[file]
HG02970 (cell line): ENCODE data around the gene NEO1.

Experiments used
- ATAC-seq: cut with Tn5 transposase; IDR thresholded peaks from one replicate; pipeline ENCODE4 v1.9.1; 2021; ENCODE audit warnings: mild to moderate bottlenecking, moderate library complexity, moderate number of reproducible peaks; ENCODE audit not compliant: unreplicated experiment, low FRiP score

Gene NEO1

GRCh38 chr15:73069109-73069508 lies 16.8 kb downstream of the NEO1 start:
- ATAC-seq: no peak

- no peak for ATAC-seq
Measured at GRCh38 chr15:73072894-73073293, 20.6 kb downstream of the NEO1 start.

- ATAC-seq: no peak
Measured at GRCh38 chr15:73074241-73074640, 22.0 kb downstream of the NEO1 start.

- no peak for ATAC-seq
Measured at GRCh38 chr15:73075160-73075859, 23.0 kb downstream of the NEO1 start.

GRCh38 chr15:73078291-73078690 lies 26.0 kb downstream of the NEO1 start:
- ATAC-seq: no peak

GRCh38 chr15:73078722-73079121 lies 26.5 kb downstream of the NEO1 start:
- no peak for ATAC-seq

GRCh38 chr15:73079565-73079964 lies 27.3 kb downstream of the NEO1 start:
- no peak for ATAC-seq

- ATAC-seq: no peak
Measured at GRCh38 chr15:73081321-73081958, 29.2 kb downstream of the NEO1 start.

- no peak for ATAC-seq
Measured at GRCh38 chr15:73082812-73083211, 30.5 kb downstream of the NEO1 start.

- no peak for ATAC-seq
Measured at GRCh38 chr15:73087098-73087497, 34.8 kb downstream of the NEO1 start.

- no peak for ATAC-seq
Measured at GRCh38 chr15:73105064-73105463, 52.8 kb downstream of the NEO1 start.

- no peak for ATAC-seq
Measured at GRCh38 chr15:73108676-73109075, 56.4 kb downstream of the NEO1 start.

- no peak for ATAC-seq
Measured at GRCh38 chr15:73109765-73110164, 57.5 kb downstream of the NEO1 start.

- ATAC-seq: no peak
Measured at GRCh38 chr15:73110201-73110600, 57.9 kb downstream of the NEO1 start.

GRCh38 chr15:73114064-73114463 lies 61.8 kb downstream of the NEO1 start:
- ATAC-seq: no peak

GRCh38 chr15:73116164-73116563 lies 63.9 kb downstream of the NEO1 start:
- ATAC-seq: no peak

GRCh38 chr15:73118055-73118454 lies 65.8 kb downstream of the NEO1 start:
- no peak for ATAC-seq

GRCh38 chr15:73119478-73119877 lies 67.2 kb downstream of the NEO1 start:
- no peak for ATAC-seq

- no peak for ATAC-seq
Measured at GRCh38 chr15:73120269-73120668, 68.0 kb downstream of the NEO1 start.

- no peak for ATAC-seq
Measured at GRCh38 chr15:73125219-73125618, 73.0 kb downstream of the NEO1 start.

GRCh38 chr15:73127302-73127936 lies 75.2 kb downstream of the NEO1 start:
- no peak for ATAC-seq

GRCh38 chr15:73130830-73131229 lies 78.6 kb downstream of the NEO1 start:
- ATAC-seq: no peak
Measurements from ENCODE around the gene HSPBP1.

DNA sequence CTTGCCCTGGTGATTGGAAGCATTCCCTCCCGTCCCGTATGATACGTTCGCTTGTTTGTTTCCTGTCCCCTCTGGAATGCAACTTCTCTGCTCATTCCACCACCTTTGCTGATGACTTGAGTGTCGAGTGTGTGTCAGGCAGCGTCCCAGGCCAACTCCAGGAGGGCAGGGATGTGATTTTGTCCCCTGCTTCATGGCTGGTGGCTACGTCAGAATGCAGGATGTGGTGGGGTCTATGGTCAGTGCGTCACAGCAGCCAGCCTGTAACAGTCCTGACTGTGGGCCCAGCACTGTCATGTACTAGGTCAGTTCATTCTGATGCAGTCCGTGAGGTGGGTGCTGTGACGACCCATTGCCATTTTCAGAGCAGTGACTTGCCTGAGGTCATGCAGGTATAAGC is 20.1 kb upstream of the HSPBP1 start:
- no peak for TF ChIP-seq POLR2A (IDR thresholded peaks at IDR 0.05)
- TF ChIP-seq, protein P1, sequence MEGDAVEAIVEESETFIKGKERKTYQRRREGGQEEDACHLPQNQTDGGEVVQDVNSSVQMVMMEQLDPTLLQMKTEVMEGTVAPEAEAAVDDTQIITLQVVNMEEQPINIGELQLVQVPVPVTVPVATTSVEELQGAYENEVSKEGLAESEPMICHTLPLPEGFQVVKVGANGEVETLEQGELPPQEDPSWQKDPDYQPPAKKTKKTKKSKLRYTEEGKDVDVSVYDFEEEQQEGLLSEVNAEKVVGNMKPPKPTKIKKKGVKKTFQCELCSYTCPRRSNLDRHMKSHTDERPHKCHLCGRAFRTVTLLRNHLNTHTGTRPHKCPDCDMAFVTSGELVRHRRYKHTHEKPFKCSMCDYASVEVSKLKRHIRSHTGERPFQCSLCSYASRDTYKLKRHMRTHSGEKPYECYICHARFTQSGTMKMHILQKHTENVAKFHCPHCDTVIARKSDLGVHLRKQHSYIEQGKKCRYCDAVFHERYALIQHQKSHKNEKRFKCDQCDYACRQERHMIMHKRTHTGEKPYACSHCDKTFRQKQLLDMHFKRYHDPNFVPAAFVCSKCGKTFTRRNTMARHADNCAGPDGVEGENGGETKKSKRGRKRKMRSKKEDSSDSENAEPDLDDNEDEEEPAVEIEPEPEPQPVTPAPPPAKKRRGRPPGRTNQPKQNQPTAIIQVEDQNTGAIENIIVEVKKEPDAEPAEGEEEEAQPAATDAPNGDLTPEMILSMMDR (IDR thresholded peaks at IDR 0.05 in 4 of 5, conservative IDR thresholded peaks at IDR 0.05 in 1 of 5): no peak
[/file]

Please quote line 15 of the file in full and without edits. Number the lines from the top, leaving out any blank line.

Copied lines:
GRCh38 chr15:73078722-73079121 lies 26.5 kb downstream of the NEO1 start: